|Urban Guerilllas and Me, (the Queer), at The Grand Hotel 1979|
In Australia of the ‘Seventies and ‘Eighties rock music was a virtual religion for him; he sacrificed his youth on the altar of electric euphoria, chasing his favorite musicians from one end of New South Wales to the other, bands like “Died Pretty”, “Hunters and Collectors”, “Dragon”, “XL Capris”, “The Saints”, “The Angels”, “Box the Jesuit”, “The Nerve”, “Monroe’s Fur” and “Lubricated Goat”. But of them all, his biggest lust was for "The Divinyls", Chrissie Amphlet turning him on as no other woman ever could; he swirled his head and a fountain of joy spouted from his crown every time he danced with her and Mark McInty’s scintillating performance upon the stage. Musicians and he went together like honey and oats, like sex and love, they exploded at gigs like powder kegs, and sometimes he did the graphix to light the fuse.
When Punk hit Sydney in 1976/77 it had already blown itself out in London, like a hot wind, but in the antipodes it still smacked of the fresh breath of rebellion. With an irreverent iconoclasm towards the status quo Punks had the middle-classes wincing upon their comfortable sofas. Photos of the Queen with a safety pin through her nose declaring, “God save the Queen, she ain’t no human being”, at first horrified Arthur who was still hung up on the pseudo-love of the ‘Sixties peaceniks and he berated every Punk he met for their negative, violent approach to existence. But he was an Aussie Republican and soon saw the value of demystifying royalty, he resented the Queen as distant ruler of Australia, plus what quickly swung him over to Punks' bad-arse attitude was their radically déclassé, eye-clashing dress code, the subversive satire underpinning their outrageous promo imagery and the raw, explosive music, the Sex Pistols providing the knock-out punch. (The British connection with Auz was strong so it was Brit Punk Rock Artie fell for, the Americans such as The Stooges, Iggy Pop, Richard Hell and the Voidoids, the Ramones, Patti Smith et al came later in his musical thrill addiction.
|Art by Stu Spasm.|
|The Punk Poofy Cat.|
|The Hopetoun Hotel|
|No Fixed Address.|
Of course “Cold Chisel” came into their own from hard touring and living experience with classics such as “Breakfast at Sweethearts” and “Cheap Wine.” Their sound had become slicker with virtuoso performances from the guitarist, Ian Moss and the genius of pianist Don Walker, whose edgy song-writing caught the public’s fervid imagination. Even though Barnesy screeched like a cat thrown on the barbie they were attractive to big label record executives, whereas the Punks’ garage thrash went nowhere except into small indie labels such as Redeye and Blackeye, if they were lucky.
|The Trade Union Club.|
But at the original, ultimate Punk pubs, “The Grand” at Central Railway and The Civic up the road in Pitt Street, Arthur truly got lobotomized by “The Rejex”, “Urban Guerillas”, “Suicide Squad”, “Bedhogs”, “The Kelpies” and “Soggy Porridge”, teenage garage bands that went nowhere except into Sydney Punk mythology and Artie's electro-heart.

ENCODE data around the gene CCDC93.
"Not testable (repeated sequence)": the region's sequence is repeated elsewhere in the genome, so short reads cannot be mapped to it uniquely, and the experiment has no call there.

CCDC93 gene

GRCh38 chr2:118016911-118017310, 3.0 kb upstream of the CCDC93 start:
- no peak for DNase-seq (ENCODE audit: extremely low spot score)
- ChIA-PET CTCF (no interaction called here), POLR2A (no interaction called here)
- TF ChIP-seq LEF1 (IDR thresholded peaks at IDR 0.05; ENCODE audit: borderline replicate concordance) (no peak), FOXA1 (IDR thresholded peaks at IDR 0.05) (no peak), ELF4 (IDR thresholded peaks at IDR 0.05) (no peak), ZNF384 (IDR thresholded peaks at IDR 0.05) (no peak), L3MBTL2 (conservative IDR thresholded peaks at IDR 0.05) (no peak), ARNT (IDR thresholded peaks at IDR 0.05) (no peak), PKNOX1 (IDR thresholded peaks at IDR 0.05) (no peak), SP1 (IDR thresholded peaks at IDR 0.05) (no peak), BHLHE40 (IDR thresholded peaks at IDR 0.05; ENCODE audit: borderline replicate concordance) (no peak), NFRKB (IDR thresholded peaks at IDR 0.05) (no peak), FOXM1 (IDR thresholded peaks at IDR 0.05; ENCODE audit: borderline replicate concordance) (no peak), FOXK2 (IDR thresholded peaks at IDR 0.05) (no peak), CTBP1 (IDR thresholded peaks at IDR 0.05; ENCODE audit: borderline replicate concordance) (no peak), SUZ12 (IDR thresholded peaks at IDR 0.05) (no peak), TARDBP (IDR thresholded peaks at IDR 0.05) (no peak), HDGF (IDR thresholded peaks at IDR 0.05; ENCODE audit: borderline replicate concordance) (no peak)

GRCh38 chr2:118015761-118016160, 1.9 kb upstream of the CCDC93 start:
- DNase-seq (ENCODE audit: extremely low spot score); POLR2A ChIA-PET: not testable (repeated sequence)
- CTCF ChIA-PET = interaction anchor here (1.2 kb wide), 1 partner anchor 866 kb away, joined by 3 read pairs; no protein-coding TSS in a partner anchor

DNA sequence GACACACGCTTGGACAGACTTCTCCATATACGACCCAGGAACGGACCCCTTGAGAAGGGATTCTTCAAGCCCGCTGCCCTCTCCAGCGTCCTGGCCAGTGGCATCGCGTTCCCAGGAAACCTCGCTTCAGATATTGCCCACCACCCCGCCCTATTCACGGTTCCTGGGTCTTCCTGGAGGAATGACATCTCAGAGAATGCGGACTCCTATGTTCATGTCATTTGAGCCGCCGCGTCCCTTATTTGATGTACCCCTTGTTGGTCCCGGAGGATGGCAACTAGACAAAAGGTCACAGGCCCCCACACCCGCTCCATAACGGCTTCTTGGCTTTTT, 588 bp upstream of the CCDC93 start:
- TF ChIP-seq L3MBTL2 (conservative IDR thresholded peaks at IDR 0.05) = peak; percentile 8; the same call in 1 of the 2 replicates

|Urban Guerillas at the Grand Hotel.|
Some of the bands he first saw in this town of tough titties went on to get international renown, like ‘AC/DC’ at the Haymarket, ‘Severed Heads’ at the Phoenician Club, ‘Nick Cave and the Birthday Party’ at the Cell-block Theatre and ‘SPK’ at Sydney University. The jumping crowds were made delirious by guitar-static searing the eardrums and thrilling the brain, setting afire nerve-endings so that the dancer got stomped into atoms on the dance-floor, then snatched back up by a brotherly hand and thrown around in the meat-grinder music for yet more joyful bruising.
He enraged the ignorant mob further by responding to their sneers with the information that the original meaning of the term “punk” was jail-house slang for someone who took it up the arse. He rarely met any 'gays' in the "rock'n roll scene", homophobia ruled; he was never closeted about his sexuality and copped lots of shit for it, often barred from 'straight' pubs, (such as The Civic whose manager took an instant dislike to him), excluded from inner circles, wiped from the record. For all the liberal lip-service, especially nowadays, back then fags just weren't liked, it was a supreme Het, macho scene, but he didn't give a shit, he was a warrior and he demanded respect by his very nerve.
He would run seven hundred miles for a hot, chaotic electric-music show, dash his brains against his own skull head-banging up a white-light orgasm to match the band’s ecstatic musical smash-up, the keening mob swaying, seething, jumping, pulsating like a monstrous blob of mindless protoplasm with a thousand squirming limbs. He rarely had money for the entrance fee to these gigs but as a die-hard Punk he figured "where there was a craving there was a hole in the wall" and no venue was able to keep him out, he would find the unlocked back-door, the break in the cyclone fence or the design for the door pass and forge a copy.
|The Gunnery Squat - art by Jonno Driscoll.|
On another night, leaving yet another scene of musical electrocution, he must’ve given the sleazy eyeball to a Punk loitering in the street, for the drunken bastard unexpectedly jumped on him and wrestled him to the ground where they rolled for several minutes in a veritable fight to the death. Cars cruised past with yobs hanging out the window yelling, “Give it to the cunt!” while Arthur was being throttled in the gutter. The rabid Punk took pleasure in biting, scratching and trying to gouge his eyes out and Arthur had to call forth the last ounce of his strength to beat the lout off and stagger to his feet. Still the idiot clung to him, punching and tearing at his flesh, declaring he wanted to kill all poofters and would only be satisfied with Arthur’s total annihilation.